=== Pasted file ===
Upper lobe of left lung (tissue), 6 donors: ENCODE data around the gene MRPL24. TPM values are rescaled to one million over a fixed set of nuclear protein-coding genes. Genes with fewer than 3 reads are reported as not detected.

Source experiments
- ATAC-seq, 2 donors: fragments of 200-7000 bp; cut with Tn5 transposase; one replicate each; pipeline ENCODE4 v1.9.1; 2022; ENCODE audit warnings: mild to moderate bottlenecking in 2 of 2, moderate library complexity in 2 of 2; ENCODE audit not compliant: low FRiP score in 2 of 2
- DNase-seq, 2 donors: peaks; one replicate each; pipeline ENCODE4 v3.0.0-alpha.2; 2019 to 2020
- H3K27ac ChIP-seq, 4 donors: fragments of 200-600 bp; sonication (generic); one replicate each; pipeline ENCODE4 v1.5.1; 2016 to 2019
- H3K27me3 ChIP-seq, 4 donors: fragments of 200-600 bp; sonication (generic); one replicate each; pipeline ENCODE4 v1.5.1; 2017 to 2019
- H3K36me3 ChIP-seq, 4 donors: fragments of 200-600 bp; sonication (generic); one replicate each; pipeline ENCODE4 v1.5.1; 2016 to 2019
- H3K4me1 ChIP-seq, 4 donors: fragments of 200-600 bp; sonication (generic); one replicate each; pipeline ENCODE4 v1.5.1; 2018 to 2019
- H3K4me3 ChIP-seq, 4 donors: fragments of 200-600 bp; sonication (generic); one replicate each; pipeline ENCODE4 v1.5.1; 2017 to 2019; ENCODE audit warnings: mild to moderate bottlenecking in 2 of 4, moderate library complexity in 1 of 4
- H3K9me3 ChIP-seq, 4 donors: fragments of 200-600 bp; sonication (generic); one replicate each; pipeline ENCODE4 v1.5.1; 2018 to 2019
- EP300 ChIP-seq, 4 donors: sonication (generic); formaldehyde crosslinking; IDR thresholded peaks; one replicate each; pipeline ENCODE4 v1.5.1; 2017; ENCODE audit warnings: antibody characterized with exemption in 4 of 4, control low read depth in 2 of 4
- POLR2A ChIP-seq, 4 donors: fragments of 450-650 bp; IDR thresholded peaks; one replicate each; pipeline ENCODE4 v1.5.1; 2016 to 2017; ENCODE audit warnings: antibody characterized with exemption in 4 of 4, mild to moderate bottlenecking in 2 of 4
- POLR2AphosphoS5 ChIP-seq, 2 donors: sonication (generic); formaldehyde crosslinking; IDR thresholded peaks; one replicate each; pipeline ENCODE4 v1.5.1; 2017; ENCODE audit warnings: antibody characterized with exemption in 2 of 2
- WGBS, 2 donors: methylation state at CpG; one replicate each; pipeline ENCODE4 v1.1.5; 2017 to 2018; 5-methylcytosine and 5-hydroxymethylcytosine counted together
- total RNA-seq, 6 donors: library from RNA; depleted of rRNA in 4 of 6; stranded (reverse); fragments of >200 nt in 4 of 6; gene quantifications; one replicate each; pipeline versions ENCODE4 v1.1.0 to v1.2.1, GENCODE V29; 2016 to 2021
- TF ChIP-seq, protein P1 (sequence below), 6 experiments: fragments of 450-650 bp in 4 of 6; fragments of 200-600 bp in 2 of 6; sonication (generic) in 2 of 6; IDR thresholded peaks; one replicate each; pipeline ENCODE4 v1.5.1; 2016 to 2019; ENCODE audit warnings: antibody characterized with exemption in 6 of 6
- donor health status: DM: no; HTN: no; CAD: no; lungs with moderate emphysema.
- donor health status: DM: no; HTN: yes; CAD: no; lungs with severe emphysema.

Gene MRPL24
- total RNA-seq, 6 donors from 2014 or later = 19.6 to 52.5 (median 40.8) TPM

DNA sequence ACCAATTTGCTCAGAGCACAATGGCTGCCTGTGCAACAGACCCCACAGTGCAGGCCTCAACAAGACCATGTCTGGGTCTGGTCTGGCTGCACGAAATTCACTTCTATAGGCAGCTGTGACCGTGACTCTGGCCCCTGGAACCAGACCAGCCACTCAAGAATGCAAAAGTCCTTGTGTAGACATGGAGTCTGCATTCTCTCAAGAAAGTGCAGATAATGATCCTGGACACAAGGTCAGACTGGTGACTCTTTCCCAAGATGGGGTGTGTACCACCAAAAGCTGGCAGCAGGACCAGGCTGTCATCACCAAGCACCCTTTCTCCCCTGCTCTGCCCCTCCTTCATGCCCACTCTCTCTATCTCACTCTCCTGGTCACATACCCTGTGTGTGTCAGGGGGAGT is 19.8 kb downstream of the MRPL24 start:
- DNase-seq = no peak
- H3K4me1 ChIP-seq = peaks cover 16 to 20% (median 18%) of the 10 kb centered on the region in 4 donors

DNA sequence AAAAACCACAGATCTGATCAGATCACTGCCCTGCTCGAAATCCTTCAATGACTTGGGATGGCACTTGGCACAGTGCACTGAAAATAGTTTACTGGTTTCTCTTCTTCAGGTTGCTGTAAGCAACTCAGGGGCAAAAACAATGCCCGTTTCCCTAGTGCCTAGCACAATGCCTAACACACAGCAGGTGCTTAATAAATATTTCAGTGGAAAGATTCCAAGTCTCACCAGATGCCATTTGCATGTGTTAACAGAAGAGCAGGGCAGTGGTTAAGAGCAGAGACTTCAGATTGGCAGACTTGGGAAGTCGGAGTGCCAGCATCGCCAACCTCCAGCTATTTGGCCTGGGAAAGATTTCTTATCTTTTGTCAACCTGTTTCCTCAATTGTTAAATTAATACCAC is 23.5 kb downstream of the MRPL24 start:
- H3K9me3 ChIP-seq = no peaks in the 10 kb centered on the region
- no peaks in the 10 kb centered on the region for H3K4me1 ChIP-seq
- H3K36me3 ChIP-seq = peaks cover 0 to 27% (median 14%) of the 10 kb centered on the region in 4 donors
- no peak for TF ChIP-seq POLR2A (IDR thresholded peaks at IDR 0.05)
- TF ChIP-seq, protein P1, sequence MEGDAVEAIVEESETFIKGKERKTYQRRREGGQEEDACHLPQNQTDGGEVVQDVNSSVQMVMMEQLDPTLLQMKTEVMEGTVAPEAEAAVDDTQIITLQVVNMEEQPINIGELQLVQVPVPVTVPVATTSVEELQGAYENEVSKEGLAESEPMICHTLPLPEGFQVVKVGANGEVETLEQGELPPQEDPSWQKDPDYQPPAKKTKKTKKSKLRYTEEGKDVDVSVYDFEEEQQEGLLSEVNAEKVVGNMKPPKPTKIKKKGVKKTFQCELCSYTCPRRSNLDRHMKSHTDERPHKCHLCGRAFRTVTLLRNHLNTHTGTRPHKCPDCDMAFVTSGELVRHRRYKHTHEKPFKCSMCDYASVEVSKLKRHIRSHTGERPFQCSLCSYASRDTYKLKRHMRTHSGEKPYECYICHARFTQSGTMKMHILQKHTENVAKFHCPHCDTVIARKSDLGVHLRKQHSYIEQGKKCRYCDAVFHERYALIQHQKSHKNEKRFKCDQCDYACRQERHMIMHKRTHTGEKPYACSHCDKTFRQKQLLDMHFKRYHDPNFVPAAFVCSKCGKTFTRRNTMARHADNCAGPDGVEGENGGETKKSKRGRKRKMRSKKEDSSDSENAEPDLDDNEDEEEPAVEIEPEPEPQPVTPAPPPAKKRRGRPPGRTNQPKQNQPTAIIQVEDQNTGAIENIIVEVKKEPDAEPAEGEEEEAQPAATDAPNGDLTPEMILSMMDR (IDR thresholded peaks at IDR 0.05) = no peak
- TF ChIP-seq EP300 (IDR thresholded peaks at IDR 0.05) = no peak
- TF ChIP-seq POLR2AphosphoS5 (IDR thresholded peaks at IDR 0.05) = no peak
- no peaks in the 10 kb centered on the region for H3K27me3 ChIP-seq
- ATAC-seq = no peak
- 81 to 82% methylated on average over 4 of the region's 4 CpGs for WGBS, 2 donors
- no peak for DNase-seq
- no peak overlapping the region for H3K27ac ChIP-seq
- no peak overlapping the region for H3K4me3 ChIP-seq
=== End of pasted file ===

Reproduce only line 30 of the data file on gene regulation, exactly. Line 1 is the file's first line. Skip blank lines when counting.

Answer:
- TF ChIP-seq EP300 (IDR thresholded peaks at IDR 0.05) = no peak